My best suggestion would be to make/write sentences, at least every other day, for 5-10 minutes. In English then Spanish. Like the one you said "Ella se lo envió", "she sent it to him/her"
    Lo siento is more of an expression, don't try to understand it too deeply.
    When you say "lo/la" + verb, you don't mention the object, you already know what you're talking about. Viste la película? Si la ví. Leíste el libro? No lo leí.
    La preparé en la estufa (I prepared it on the stove)
    Viste mis zapatos? No los ví (I didn't see them)

    I hope that helps. I haven't ever really taught Spanish formally, as I have English, so I don't know most of the gramatical terms in Spanish.

    Do you have someone that can help you check your sentences if you decide to write some down to practice?
    That makes sense, so you' mainly use lo/la when answering questions or not particularly specifying things- its more general? This explanation as veryyy good, I think sometimes technical terms are super confusing.

    I have finished school now, so can't contact any teachers and I don't have any friends who are native speakers, so at the moment my only method of learning and self teaching is word reference and spanish dict://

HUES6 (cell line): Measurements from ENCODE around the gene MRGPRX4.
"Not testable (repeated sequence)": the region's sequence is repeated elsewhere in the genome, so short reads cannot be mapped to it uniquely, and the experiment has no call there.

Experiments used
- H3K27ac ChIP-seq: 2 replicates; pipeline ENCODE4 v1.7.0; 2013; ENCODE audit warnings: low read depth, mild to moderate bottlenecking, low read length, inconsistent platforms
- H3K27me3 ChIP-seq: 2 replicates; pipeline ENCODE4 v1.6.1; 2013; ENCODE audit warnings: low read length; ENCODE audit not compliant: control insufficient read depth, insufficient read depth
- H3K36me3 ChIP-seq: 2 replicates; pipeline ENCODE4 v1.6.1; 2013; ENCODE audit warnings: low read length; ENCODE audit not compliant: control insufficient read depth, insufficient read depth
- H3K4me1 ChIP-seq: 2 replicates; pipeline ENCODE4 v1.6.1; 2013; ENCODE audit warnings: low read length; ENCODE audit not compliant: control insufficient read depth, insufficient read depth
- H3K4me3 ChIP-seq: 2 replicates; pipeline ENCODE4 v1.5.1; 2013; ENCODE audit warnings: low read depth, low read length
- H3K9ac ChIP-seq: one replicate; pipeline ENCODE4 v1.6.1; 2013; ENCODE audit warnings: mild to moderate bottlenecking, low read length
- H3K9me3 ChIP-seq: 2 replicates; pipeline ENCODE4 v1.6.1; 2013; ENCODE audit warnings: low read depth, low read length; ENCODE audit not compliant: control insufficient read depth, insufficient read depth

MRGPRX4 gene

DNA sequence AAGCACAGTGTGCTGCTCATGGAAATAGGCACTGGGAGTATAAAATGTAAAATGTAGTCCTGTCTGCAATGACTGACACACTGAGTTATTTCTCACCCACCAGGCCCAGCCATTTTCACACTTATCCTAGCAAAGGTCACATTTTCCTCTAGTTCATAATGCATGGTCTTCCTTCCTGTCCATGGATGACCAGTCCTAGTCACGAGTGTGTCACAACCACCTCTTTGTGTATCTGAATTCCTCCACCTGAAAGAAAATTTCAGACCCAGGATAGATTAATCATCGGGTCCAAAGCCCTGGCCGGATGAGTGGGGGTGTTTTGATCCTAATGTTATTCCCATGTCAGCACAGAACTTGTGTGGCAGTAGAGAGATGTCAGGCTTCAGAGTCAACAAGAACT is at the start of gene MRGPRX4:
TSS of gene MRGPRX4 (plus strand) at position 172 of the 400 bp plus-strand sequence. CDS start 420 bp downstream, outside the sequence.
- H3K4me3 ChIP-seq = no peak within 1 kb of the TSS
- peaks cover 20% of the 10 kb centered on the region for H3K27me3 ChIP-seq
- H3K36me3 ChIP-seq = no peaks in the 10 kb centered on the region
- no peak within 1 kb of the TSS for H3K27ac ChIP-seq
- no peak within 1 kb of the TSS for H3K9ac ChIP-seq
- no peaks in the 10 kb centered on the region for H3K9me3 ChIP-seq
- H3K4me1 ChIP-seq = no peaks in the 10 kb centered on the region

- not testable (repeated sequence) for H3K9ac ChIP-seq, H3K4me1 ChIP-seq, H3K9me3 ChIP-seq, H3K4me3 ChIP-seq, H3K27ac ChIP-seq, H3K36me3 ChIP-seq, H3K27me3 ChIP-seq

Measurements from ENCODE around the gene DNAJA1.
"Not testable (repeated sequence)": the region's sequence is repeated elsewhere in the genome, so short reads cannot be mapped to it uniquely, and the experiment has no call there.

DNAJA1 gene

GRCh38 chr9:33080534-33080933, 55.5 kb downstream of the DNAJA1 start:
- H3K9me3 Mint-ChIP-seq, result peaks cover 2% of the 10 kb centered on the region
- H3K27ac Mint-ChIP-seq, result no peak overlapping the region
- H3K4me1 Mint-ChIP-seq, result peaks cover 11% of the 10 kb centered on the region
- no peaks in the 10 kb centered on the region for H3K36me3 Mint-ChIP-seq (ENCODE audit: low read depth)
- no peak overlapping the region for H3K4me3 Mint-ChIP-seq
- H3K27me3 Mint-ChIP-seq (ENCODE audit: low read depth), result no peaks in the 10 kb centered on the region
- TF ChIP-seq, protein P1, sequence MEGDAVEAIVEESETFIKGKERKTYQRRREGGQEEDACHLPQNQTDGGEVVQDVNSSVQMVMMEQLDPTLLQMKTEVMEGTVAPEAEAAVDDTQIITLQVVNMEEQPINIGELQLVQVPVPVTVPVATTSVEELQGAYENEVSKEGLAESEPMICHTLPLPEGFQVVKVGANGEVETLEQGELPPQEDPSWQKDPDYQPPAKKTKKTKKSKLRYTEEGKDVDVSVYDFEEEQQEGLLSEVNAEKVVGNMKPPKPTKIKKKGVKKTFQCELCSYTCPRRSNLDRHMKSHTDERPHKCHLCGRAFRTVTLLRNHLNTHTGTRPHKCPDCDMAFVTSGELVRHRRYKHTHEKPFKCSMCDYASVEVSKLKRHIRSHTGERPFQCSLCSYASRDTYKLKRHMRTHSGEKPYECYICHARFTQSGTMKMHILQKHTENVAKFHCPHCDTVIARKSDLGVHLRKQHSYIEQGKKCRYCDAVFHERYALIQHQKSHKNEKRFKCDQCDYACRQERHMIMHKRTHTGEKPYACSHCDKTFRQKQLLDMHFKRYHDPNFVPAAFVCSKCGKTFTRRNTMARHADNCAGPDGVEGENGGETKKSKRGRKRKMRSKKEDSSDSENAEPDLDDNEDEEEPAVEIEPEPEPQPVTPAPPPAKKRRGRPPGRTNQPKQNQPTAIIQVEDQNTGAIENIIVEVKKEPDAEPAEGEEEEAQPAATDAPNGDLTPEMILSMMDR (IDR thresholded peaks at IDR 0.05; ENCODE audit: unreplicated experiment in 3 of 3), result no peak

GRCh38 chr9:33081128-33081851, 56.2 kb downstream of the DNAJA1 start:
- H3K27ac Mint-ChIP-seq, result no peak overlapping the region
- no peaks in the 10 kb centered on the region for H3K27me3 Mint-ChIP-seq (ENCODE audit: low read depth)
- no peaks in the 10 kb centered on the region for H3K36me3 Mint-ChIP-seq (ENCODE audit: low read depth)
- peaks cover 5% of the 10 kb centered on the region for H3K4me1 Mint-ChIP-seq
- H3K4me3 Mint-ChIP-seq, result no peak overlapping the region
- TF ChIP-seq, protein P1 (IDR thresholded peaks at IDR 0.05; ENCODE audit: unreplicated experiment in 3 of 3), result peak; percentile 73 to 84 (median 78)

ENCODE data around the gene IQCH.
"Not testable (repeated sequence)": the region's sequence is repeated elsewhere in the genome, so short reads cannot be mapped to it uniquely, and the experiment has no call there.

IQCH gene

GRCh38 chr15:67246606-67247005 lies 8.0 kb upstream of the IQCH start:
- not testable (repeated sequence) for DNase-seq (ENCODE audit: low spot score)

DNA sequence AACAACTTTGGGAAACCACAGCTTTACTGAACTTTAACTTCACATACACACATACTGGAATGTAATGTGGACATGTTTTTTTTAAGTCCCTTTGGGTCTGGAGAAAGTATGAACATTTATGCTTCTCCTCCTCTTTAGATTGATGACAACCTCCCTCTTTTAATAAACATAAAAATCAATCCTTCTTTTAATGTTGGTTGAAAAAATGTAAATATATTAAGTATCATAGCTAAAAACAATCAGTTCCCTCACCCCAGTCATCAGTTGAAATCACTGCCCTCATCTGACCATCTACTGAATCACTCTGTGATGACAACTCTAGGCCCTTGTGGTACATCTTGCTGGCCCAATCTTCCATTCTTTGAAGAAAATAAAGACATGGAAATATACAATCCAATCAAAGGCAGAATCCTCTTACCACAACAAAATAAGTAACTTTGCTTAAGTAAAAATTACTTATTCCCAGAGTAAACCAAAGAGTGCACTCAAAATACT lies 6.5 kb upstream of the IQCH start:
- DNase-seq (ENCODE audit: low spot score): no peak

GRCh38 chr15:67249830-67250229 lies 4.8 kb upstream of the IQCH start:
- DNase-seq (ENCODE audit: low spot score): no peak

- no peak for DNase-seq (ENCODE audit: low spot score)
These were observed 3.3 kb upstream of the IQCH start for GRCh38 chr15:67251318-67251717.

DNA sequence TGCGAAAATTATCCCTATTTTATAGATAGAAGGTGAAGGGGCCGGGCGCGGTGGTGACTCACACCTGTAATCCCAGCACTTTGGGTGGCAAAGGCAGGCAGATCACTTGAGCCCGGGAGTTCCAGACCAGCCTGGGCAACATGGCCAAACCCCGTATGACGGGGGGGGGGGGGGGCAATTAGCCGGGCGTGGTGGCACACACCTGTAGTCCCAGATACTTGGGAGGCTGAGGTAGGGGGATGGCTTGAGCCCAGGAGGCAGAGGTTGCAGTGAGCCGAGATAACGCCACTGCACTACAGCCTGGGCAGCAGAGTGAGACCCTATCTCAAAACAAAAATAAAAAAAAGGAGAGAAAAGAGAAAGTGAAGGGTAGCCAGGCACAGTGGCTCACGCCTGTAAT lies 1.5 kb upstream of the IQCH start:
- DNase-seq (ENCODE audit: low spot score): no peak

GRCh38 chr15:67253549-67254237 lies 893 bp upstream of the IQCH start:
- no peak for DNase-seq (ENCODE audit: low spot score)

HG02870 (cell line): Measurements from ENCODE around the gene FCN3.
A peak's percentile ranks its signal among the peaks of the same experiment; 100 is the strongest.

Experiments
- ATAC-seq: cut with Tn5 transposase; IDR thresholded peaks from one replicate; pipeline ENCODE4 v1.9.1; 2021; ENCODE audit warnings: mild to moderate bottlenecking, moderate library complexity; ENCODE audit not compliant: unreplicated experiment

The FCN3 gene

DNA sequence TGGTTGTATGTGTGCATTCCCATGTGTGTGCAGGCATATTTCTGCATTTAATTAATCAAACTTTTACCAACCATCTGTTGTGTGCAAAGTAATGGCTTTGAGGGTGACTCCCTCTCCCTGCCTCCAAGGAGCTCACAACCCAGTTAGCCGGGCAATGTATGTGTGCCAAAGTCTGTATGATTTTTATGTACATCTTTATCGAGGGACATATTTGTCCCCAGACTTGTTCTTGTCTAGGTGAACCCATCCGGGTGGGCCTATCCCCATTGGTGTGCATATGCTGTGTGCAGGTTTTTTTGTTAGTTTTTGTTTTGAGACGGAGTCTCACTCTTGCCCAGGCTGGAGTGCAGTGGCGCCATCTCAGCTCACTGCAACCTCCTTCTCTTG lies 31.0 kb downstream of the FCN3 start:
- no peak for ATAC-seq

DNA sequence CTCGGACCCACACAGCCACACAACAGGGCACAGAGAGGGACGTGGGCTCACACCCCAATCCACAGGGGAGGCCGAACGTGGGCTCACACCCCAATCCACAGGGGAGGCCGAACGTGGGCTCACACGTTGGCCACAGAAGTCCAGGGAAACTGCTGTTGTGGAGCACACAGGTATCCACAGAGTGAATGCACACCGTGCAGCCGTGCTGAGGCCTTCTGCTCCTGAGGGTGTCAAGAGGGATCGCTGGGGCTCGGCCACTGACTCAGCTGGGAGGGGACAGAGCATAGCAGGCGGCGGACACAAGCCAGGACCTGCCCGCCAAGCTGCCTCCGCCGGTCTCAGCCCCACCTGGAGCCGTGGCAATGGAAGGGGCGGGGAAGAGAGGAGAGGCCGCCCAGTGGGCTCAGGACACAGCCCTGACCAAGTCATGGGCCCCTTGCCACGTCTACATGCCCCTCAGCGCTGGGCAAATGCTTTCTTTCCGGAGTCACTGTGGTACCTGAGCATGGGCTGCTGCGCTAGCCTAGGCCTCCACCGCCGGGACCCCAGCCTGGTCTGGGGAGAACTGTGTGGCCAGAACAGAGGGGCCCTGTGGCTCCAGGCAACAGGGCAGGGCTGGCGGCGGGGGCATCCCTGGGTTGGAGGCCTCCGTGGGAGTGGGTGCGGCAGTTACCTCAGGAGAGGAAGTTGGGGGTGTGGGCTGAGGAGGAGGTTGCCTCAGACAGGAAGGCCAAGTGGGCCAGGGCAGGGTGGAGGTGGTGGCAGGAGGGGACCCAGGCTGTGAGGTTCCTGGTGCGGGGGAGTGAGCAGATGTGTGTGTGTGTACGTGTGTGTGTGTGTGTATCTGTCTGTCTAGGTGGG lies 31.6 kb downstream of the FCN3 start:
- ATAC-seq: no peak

Lilac Honeybee

    New Member
    English
    Hi,
    Here are some general principles that will get you through. Little by little, you can refine your knowledge of the peculiarities in the usage and the differences between Spanish and English habits. If it comforts you, you should know that even the Spanish-speaking world doesn't agree all the time on which one to use.

    The direct object literally implies that the verb action is done directly to some noun (a person, a thing, even a concept). All of these direct objects could be represented by direct object pronouns. A significant quirk in Spanish is that if the direct object is a specific person, you must use 'a' before that noun (and this creates confusion between direct and indirect objects representing people).

    I see the table. Veo la mesa. La veo.
    I see the confusion. Veo la confusión. La veo.
    I see the student. Veo a la estudiante. La veo.

    The indirect object implies that some action is done to or for someone (yes, usually a person, although it could be some other type of noun). This person benefits or loses from the verb action, but this is not being done directly to him or her. The indirect object is always preceded by the preposition 'a' in Spanish (which creates some confusion with the 'personal a' that I mentioned above).

    We give money to the poor. Damos dinero a los pobres. Les demos dinero.
    The salad is pleasing to us. La ensalada gusta a nosotros. La ensalada nos gusta. [Now do you see the answer to your original question? The salad is doing the action of pleasing to us. In other words, the salad gives pleasure to us (indirect object).]
    That makes so much sense, thank you!!